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New Braunfels brings a little Germany to Texas

If you're headed to Texas, you might think to pack your Stetson and boots, but your lederhosen? You might be surprised! Just half an hour outside San Antonio sits a spring-fed oasis for Oktoberfest lovers and river rats alike. 

The area where New Braunfels now sits has been inhabited since the 1600s. Native tribes were drawn to the fresh spring water, and the Spanish discovered the area during one of their scouting expeditions. Although the land was first owned in 1825, it was sold after the bloody battles that cemented Texas as a republic. Named for Braunfels, Germany, the area was founded by Prince Carl of Solms-Braunfels in 1845. With two spring-fed rivers, the Comal and the Guadalupe, it's easy to see why the Prince wanted to put down roots. 

Today, those two rivers bring in a flood of visitors every summer, all hoping to enjoy the cool water int the middle of a tube. You can visit four water parks in one, with several attractions emptying into the Comal River. 

But there's more to do than just float in New Braunfels. With a growing dining scene, you can easily eat your way around the city as well, and it's not all BBQ. Between New Braunfels and its neighboring town of Gruene, there's plenty of history to investigate as well. Want to dance in the oldest dance hall in Texas? You can kick up your heels at the Gruene Hall, where some of the biggest names in country music have played. Or maybe Texas Hill Country is more your speed. Head to one of the many wineries or have a picnic in the rolling hills. But if you're looking for good eats, look no further than New Braunfels. 

Stop 1: Naegelin's Bakery

Naegelin's Bakery is more than just the place for a perfect sprinkled doughnut. It's the oldest continuously operating bakery in Texas. Founded in 1868, they offer a huge variety of pastries, breads, doughnuts, pies, and cakes. Try the sweet pretzels for a German favorite or go for a bit of Czech flavor with a kolache. Available in sweet or savory versions, kolaches are typified by a yeasted dough. Sweet kolaches occur in circles with a dollop of luscious fruit or seed filling. Try the apricot at Naegelin's. You won't be disappointed. If you're craving something savory, the bratwurst kolache is the best pig in a blanket you could hope for.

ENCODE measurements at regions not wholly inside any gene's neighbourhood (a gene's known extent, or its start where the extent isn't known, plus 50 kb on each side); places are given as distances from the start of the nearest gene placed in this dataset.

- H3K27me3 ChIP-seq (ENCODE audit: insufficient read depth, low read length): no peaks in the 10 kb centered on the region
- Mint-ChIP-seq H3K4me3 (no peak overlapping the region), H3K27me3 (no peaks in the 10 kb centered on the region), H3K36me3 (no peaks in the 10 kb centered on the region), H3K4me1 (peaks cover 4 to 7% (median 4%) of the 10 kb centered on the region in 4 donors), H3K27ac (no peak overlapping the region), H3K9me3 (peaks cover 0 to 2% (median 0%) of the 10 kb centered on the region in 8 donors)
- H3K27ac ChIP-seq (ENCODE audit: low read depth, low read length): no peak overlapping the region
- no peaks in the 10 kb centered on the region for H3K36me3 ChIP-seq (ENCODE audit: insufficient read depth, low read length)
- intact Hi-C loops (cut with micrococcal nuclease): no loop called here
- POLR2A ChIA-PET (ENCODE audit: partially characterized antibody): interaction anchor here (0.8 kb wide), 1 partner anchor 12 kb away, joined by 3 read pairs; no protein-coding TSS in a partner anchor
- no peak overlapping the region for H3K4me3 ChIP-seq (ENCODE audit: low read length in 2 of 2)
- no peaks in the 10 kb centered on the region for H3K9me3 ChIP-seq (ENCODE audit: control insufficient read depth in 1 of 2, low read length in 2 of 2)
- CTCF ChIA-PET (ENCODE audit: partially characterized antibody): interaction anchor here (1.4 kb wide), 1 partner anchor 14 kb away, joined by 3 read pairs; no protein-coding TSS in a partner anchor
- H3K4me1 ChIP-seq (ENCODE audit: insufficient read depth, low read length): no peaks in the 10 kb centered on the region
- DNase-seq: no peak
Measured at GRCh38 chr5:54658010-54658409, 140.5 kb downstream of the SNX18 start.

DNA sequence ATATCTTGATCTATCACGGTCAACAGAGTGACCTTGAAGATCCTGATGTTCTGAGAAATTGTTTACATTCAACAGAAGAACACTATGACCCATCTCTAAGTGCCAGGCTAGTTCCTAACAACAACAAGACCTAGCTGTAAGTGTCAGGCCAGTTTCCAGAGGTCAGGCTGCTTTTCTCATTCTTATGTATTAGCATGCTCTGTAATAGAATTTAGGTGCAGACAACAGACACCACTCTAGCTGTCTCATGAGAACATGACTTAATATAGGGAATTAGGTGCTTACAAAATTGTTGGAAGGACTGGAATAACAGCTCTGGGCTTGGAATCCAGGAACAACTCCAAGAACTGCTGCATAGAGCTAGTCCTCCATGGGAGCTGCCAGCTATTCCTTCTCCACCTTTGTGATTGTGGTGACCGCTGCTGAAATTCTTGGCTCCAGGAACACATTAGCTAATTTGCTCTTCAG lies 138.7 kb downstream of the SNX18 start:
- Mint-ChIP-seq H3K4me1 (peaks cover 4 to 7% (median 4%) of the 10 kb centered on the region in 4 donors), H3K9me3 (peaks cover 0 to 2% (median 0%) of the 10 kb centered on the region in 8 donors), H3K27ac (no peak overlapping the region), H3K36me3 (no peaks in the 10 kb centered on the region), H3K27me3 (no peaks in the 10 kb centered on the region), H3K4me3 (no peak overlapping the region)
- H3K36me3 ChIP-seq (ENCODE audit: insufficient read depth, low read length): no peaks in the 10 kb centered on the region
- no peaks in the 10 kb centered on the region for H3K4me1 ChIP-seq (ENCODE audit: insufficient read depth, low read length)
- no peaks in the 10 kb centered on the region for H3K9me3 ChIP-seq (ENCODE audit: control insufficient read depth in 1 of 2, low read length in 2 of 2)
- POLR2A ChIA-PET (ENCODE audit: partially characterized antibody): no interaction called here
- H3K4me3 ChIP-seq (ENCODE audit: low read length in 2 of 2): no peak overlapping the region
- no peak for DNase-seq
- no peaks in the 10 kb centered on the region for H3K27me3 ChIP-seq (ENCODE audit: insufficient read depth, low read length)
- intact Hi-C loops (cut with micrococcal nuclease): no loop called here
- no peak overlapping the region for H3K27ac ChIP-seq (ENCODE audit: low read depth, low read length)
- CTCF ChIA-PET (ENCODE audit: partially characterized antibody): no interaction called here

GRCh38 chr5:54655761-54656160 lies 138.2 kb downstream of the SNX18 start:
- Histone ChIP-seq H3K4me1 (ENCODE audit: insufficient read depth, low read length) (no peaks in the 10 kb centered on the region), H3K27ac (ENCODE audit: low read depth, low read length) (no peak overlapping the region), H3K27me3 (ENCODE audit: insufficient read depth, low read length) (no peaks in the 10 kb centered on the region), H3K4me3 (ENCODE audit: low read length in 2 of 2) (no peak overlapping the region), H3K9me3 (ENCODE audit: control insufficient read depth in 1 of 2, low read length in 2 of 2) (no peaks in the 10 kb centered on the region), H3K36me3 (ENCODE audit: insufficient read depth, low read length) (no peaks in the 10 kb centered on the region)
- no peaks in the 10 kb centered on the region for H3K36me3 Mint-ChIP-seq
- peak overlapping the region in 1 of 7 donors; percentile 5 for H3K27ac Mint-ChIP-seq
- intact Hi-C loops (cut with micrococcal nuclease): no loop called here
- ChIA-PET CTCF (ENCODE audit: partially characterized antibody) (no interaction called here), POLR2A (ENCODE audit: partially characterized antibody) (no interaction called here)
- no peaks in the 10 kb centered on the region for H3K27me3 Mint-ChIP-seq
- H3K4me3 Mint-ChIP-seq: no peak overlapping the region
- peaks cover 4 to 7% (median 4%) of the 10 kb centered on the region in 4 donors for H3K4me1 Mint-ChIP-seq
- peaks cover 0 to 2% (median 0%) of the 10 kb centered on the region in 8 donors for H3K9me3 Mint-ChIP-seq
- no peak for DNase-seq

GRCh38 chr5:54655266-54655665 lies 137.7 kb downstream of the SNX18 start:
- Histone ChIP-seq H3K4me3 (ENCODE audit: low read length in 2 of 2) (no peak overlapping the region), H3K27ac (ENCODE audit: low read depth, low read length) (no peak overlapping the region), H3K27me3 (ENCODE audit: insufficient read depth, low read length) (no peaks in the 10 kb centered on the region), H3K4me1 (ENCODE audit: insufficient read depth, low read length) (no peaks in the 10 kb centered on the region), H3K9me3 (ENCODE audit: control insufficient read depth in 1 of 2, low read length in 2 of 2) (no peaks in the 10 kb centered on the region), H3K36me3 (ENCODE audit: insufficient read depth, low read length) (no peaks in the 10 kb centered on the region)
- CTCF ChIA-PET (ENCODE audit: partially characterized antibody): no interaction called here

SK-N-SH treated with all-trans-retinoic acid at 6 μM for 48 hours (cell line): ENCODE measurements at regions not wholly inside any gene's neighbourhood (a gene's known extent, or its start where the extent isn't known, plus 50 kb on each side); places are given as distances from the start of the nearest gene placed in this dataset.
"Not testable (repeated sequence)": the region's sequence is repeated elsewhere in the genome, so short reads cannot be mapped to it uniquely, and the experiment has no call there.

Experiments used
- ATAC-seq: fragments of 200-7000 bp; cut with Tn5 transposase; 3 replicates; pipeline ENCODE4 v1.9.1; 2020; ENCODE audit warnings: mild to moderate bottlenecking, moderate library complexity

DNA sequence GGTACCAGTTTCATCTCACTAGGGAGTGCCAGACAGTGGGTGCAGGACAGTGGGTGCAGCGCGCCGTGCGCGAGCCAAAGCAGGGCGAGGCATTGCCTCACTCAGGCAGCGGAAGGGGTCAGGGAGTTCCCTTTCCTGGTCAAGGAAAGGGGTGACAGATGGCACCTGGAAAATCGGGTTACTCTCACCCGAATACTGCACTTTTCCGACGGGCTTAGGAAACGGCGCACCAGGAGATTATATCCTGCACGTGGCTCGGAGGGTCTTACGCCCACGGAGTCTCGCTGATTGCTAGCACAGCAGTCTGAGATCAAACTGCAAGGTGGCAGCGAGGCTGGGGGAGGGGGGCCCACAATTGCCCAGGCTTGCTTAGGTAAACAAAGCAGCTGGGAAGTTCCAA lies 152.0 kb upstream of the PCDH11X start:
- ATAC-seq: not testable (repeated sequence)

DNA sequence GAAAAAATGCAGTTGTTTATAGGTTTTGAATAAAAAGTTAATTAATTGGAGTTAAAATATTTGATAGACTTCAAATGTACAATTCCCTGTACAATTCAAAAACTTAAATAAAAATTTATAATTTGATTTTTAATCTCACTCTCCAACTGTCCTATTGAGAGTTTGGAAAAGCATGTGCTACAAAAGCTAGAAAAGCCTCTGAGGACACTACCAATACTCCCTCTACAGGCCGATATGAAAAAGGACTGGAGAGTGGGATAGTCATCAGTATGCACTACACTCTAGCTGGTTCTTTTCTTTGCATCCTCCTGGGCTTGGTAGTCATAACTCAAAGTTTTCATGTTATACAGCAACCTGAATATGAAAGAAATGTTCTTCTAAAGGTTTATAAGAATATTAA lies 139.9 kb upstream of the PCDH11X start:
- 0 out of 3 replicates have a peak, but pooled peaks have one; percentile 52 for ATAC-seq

Stop 2: Black's BBQ

Is it sacrilegious to eat barbecue anywhere but Kansas City? Maybe. Is it also delicious? Absolutely. If you want to know what the fuss is about, head over to Black's BBQ. Originally started in Lockhart, TX, this down-home joint has expanded to New Braunfels. Now it hosts a pit that can handle 500 lbs. at a time, and by the look of the lines, they need the space. Grab a pound of the brisket and know what it means to have something melt in your mouth. Don't worry; Kansas City has Black's beat in sides. There was nary a baked bean to be seen. I was too busy eating fork-tender beef to notice though.  

Stop 3: Krause's Cafe

There are two sides to Krause's Cafe. Walk in the door around the corner from the quaint mural of German life and you'll find a homey cafe serving German comfort food favorites like Kase Schnitzel with biercheese and french fries. For the kiddos, try the four cheese spätzle. They'll never guess it's not mac and cheese. If you need a little more air, head out to the Biergarten and try to believe that you're not in Bavaria. Their expansive beerhall replicates the feeling of Oktoberfest with plenty of German brews on tap as well as a huge selection of Texas beers as well. 

Stop 4: Gristmill River Restaurant and Bar

For a truly New Braunfels experience, head to the Gruene Historic District. There you'll find the historic grist mill where farmers used to gin their cotton in the 1800s. After a fire decimated the majority of the gin in 1922, the building sat empty until 1977 when it reopened as the Gristmill River Restaurant and Bar. 

Now you can watch as people float down the Guadalupe as you dine on fresh catfish, chicken fried steak, and tomatillo chicken. They make a mean margarita with only freshly squeezed limes that slake the thirst during hot Texas afternoons. And don't miss the summer squash sautéed with bacon, tomatoes, and butter or the round cut Gristmill fries. You won't regret it.

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